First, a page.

These myriad associations prompted Egyptians to adorn palaces, temples, protective amulets, ceremonial vessels, and accessories with cat images. Depending on their context, these renderings symbolized everything from protection and power to beauty and sexuality. A king’s throne might have a lion-shaped support, for example, whereas a woman’s cosmetics case might be emblazoned with a cat-headed female goddess of motherhood and fertility.

An ancient Egyptian figurine of a standing lion-headed goddess, on display at the Smithsonian's Arthur M. Sackler Gallery.
Figurine of a Standing Lion-Headed Goddess, 664 to 630 BCE, Faience
Brooklyn Museum, Charles Edwin Wilbour Fund, 37.943E

While cats were linked with heavenly figures and kings, they were also popular domestic pets. Their ability to catch vermin made them an important addition to households, and owners loved and anthropomorphized their pets just like we do today.

Egyptians often named, or nicknamed, their children after animals; Miit (cat) was a popular moniker for girls. It's said that entire households shaved their eyebrows in mourning if a house cat died a natural death. Some also believe that cats received special legal protection. (Not all cats were this lucky, however, as some temples bred kittens specifically to offer their mummified forms to the gods.) If a favorite cat died, the Egyptians would bury them in special decorated coffins, containers, and boxes. King Tutankhamen, for example, had a stone sarcophagus constructed just for his pet feline.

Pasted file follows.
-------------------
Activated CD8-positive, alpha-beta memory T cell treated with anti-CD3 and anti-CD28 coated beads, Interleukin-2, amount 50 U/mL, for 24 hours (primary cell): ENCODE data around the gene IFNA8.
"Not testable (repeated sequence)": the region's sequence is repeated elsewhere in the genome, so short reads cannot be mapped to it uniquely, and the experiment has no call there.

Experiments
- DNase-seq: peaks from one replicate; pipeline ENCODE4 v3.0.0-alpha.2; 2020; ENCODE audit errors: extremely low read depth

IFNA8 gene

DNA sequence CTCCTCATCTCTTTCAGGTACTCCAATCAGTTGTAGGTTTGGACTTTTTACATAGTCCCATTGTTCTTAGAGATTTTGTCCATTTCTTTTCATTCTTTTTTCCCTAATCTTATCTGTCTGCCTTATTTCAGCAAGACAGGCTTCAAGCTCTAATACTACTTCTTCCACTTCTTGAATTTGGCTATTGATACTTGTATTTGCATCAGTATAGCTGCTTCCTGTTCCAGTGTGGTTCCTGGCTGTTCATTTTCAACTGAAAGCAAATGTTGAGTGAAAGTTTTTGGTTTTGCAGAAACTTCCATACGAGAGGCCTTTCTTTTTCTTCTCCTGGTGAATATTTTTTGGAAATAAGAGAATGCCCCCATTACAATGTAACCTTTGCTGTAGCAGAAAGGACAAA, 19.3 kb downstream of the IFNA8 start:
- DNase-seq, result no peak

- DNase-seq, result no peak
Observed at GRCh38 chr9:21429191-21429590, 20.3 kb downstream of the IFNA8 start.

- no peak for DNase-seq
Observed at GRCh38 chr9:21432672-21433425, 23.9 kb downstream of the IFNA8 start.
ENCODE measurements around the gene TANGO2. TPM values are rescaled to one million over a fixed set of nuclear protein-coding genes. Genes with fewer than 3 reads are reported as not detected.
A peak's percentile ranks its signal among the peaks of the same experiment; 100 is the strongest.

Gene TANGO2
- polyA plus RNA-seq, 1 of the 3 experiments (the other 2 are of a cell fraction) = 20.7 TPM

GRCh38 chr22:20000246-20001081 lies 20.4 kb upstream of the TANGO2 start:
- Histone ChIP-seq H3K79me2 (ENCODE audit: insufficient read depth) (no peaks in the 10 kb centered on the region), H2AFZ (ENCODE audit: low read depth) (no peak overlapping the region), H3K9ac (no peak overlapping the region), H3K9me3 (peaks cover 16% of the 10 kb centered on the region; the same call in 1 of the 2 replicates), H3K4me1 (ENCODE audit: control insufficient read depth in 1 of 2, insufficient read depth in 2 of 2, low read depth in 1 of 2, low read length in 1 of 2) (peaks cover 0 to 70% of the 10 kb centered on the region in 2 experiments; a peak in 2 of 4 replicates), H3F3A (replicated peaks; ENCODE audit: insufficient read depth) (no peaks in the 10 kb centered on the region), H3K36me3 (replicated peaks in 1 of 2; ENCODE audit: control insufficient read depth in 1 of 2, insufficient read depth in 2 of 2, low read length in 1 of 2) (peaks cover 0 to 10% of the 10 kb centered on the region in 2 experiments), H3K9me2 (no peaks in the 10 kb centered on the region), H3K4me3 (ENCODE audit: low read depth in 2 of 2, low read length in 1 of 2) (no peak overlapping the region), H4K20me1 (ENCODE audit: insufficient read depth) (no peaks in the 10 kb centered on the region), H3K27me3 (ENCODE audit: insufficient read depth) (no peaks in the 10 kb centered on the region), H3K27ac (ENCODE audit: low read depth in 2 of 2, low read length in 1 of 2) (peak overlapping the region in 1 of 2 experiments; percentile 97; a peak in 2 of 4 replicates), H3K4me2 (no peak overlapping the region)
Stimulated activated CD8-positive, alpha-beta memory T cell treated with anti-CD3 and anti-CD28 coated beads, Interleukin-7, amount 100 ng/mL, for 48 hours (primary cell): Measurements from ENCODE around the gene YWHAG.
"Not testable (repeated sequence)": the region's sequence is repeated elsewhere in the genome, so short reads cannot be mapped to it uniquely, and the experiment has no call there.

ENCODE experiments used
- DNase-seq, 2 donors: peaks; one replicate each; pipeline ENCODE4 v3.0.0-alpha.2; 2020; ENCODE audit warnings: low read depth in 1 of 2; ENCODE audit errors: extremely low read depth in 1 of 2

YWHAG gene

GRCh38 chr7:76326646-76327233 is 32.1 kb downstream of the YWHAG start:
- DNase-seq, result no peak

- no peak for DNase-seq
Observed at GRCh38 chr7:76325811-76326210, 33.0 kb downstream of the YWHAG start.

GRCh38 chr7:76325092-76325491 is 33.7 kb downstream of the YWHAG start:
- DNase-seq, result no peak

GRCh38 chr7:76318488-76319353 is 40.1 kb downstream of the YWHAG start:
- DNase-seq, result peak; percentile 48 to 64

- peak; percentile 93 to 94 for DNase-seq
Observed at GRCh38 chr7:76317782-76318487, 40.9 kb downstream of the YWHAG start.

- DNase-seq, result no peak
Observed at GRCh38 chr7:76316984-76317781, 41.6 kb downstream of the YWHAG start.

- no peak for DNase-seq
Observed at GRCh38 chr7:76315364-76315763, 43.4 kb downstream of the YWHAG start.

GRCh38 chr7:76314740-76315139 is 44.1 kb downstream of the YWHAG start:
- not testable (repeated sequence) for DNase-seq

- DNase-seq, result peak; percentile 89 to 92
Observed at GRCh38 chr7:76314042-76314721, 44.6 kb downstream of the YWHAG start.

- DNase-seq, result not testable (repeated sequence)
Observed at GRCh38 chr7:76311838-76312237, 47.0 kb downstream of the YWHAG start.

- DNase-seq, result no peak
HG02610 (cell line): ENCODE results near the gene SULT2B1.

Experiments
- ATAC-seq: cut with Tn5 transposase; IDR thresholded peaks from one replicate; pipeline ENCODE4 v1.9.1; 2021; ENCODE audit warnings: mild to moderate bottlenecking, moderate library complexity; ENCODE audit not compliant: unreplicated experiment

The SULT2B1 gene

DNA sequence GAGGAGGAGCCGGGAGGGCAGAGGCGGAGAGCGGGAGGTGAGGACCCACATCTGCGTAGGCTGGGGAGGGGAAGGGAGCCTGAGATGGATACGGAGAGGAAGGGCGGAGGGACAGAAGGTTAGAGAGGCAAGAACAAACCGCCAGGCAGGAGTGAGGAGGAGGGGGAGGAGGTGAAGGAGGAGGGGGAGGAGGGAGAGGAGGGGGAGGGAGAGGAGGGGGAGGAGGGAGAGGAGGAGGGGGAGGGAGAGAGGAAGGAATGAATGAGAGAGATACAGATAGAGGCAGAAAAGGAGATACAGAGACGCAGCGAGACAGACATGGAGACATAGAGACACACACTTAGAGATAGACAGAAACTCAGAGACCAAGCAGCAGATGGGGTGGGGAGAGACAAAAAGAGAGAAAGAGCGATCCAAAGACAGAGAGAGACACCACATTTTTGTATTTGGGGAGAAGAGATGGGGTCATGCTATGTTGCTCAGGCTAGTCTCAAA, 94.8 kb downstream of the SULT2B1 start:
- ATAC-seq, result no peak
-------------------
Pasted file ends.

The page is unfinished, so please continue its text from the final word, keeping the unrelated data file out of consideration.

An ancient Egyptian bronze cat head adorned with gold jewelry, on display at the Smithsonian's Arthur M. Sackler Gallery.
Cat's Head, 30 BCE. to third century CE, bronze, gold
Brooklyn Museum, Charles Edwin Wilbour Fund, 36.114

“Divine Felines” breaks down these facts, and more, into five thematic sections, including “Cats and Kings"; “Cats and Gods”; “Cats and Death”; “Cats and Protection”; and “Dogs as Guardians and Hunters.” Yes, there’s also an exhibition section for dog lovers—“a small one,” Catanzariti laughs, that explains why canines were associated with figures like Anubis, the jackal-headed god of mummification and the afterlife.

Did the ancient Egyptians prefer cats to dogs? “I would say that both of them had different roles,” Catanzariti says, as dogs were valued as hunters, scavengers, and guards. “They were appreciated in different ways for their ability to protect or be useful for the Egyptian culture.” In this way, "Divine Felines" is targeted to ailurophiles and canophiliacs alike, even if it's packaged with pointed ears and whiskers.

An ancient Egyptian cat coffin, on display at the Smithsonian's Arthur M. Sackler Gallery.
Coffin for a Cat, 664 to 332 BCE, or later, Wood, gesso, paint, animal remains
Brooklyn Museum, Charles Edwin Wilbour Fund, 37.1944Ea-b